Agricultural efficiency crucial for food security

08:15, January 18, 2011      

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China will maintain more than 90 percent of its self-sufficiency in grains during the coming decade by developing agricultural technologies and improving land use for food production, an agricultural expert said on Saturday.

In 2010, the country saw the seventh consecutive record grain harvest with production of 546 million tons. The government said current grain stocks exceed 200 million tons, with grain self-sufficiency standing at 95 percent for the last decade.

However, shrinking farmland and imbalanced use of that land poses challenges for the country's grain producers.

He Bingsheng, president of China Agricultural University, one of the country's leading agricultural economists, said that the demand for grain in 2010 had already exceeded the 580 million ton forecast made by many researchers for 2020.

"By 2020, our demand will be bigger. We still have 10 years for development, but the challenges and pressures are big too," he said.

"There's a greater concentration of (grain) output in production areas, and with water scarce in northern areas, sustainability (of output) is worrying," Chen Xiwen, deputy director of the Central Rural Work Leading Group, said in an essay published on the website of the Chinese Academy of Social Sciences' Rural Development Institute.

Moreover, Stephen Green, a China economist with Standard Chartered, published a report in January saying a slowdown is likely in China's productivity growth for grain in the coming years, and corn is an "obvious candidate" for increased imports.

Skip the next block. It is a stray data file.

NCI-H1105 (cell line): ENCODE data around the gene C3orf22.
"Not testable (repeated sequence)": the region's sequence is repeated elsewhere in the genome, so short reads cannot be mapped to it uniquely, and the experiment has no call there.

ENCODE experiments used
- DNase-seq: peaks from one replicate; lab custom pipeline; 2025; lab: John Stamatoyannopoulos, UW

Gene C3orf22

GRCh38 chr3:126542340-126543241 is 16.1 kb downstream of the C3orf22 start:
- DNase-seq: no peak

In addition to corn, imports of soybeans, cotton and other agricultural commodities revealed a substantial gap in China's domestic food market. In 2010, the country ran a deficit of more than $2 billion in agricultural trade, according to official figures.

"A certain amount of imports are necessary. But for the whole country, food security has to be ensured, because for a country as big as China the international market falls far short of our demand," said He.

He said agricultural production in China now faces a number of challenges.

The amount of farmland is finite, so the country must improve the yield per unit of area, and in doing so technology will play an important role.

He said it is also important to improve the agricultural infrastructure.

His remarks came just a few weeks after the Central Committee of the Communist Party of China held its annual agriculture working conference in late December.

He said the focus on water infrastructure demonstrates the government's intention to improve rural infrastructures.

China has long seen 90 percent of grain self-sufficiency as the benchmark for national food security.

Food security has become a global concern. Rising prices in 2010 prompted the Food and Agricultural Organization to send out warnings of a global "food-price shock", with inflation plaguing the emerging markets and posing a threat to developed economies such as the United Kingdom and those in the eurozone.



Source: China Daily
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